Environment Breakdown

Hansol Jo


Hansol Jo

Environment Artist


Hi! My name is Hansol Jo. I am a 3D Environment Artist in South Korea. I majored in Pure Art and graduated from University. I was looking for something to do in the future, my passion was Environment Art. I like games so much that I thought Games Art was attractive, and something I’d like to pursue.

After that, I taught myself to do this and that, and I understood the work better. I went to a professional academy for about a year and learned the skills needed for my work and prepared my portfolio.

About the Project

First, I started to find scenes that included a destroyed environment that was often seen in the games, wood and stone assets, trim sheets and tilemaps. Uncharted 4 is an excellent work of environmental art, so it was a challenge for me to make it into fan art.

There were many things to learn in a good environment with leveling, and it was fun to recreate it with my skills. This is my first scene work with the engine. I tried to minimize mistakes by writing lots of notes and planning with feedback.



I used PureRef for managing my references. I got a lot of information from the original images and gameplay videos of this scene. The small props were referenced as actual props that looked similar to the original. When I got stuck while working, I searched through Artstation or went into various games to refer to them.



Start with the largest blockout modeling in the scene. Imported by the engine, the overall size, ratio, and composition of the scene were confirmed. It was important to set the proper height because it was a three-story dome including a wooden platform. Moving from the engine to the character, it is composed of long pillars and short pillars to fit the ratio.


Tileable Materials

The tileable materials were created first because the scale and details could change depending on the scale of the brick on the wall.



All modeling was done with 3DS Max and Zbrush. I planned modularity for optimization as needed and started modelling at 3dsmax. I tend to do low poly modeling and hard surface modeling before exporting to Zbrush.



I started with the biggest part and sculpted it in the order of working on the small details. In the stone sculpting, cracks were expressed to look irregular without losing rigidity. In the wood sculpting, I drew the wood grain so that it wasn’t too much, and to make it look a little more interesting, I added nails to add detail.

I tried not to overdo sculpting. For stone and wood, if the sculpting was too strong, it would look messy when texturing. I only wanted large shapes or large details to be taken as normal. Small details were expressed by texturing.



Retopology and UVs were done in 3DS Max. After preparing the low poly and high poly, I’d bake it with Marmoset, I then took it into Substance Painter and textured it.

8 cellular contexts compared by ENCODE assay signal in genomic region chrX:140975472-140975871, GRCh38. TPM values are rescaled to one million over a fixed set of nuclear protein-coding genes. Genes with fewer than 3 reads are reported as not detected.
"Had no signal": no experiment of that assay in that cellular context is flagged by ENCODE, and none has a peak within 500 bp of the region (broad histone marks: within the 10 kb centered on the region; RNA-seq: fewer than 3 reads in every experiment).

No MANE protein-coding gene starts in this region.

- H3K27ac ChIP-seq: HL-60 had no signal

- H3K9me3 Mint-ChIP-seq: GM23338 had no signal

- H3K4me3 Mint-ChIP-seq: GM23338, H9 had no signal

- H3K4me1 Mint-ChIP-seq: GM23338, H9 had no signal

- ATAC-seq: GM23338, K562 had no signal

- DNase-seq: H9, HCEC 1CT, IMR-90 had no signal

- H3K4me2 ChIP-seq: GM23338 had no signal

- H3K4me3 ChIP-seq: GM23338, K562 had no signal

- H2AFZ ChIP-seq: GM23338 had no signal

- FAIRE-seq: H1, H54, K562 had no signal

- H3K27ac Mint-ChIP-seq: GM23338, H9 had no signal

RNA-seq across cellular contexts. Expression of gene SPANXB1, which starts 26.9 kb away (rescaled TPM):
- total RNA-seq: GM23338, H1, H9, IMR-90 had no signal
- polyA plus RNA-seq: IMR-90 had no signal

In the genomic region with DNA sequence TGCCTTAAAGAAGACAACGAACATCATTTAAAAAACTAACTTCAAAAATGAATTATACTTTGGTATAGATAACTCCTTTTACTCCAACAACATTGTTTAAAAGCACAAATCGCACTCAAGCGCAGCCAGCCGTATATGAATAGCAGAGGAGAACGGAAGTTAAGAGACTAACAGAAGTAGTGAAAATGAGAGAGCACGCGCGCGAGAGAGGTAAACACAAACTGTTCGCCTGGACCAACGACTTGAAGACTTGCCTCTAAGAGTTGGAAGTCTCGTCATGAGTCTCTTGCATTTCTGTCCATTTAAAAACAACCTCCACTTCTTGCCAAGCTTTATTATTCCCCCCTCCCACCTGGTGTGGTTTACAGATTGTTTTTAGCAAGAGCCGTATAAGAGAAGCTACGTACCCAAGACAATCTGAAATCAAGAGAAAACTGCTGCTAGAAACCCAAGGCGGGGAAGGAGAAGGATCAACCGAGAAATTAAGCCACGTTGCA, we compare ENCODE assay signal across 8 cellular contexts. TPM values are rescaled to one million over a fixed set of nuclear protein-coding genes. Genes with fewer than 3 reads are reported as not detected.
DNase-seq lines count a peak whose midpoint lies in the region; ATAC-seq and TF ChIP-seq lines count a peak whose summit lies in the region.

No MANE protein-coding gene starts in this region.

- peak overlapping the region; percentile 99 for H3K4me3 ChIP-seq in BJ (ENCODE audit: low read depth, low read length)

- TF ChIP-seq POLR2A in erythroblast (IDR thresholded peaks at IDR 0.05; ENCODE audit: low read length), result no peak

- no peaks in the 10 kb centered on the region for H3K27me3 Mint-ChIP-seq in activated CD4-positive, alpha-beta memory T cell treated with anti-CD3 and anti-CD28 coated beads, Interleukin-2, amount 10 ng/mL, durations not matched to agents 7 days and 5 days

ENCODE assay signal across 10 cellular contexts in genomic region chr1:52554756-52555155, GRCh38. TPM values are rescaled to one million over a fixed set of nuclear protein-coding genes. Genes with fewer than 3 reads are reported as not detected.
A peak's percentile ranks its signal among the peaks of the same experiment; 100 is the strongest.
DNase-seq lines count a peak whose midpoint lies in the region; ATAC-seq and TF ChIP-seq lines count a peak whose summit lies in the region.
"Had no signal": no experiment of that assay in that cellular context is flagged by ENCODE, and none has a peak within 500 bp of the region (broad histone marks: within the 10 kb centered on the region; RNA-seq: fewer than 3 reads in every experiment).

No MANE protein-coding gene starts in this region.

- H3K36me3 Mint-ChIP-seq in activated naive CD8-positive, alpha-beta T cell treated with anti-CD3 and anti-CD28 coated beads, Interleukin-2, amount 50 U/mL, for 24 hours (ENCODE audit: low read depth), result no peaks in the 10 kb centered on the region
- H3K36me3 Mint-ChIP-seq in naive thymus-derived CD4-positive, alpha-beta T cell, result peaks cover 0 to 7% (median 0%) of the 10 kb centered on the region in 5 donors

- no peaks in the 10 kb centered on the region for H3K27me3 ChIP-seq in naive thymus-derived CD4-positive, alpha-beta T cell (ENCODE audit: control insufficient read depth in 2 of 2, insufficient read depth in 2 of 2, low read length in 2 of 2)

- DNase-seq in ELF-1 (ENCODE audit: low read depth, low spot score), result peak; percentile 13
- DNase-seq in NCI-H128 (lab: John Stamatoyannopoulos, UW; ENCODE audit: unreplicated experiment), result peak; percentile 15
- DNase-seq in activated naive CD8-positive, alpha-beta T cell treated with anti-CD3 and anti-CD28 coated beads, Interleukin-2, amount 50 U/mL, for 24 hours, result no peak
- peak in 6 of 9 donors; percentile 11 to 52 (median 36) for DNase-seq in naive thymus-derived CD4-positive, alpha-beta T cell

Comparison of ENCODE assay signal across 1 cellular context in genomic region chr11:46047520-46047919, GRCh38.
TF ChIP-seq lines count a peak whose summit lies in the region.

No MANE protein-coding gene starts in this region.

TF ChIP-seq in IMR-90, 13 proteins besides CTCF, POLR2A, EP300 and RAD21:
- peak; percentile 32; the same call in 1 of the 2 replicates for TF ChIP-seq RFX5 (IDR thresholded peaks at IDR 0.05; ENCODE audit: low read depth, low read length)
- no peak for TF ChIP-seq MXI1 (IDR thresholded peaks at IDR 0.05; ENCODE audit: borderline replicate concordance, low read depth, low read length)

I created a smart material of the desired material so that the color and texture were harmonized. Using this smart material, I was able to maintain consistent quality.

Then, I partially changed the color or painted by hand-paint to add detail. To explain texturing with a wooden prop, I put a small grain of wood under the large grain normal taken by sculpting.

The most important thing at this time is the direction of the wood grain. This part can vary depending on how the UVs are placed, so it sometimes requires manual work to align the orientation. I matched the tone with the appropriate color and textured the metal part with a rusty feel. The rust was painted around the rusty metal by hand painting to add more fun.


Modules & Assembly

Let me show you how the ‘MainRelief’ works as an example. I worked separately by modularizing each color. After completing the ‘Modeling-Texturing’ workflow, I assembled it in 3DS Max and placed it in the engine. Shared and optimized the repetitive parts. I paid a high cost for the parts that I wanted to have more quality.


You can make the form of the environment more interesting by assembling modular pieces.


Engine Materials

I set up materials such as Vertex paint, Dithering, and Decals as needed.



I used dynamic lighting. The Directional light was set so that sunlight could well expose out from the open ceiling so that the central and main reliefs could be focused. I added a few more point lights to places where I wanted it to be brighter.



I gave it a bit of White Tint to raise the red tone and then adjusted the contrast and gamma a little to make the screen more eye-catching.

I then added a hue to the Ambient Cubemap and GI option to make it look warm.


I believe my work does not yet reach the quality of ‘Uncharted 4’, but I wanted to put my skills into the work. In the process of creating a portfolio, I learned a lot about Modeling, Sculpting, Texturing, Leveling and more.

I hope this article has been helpful to everyone reading, I know that I’ve learned a lot from reading/viewing other Artist’s Breakdown.

Thanks for reading.

Please Check out my completed portfolio on the My Artstation page.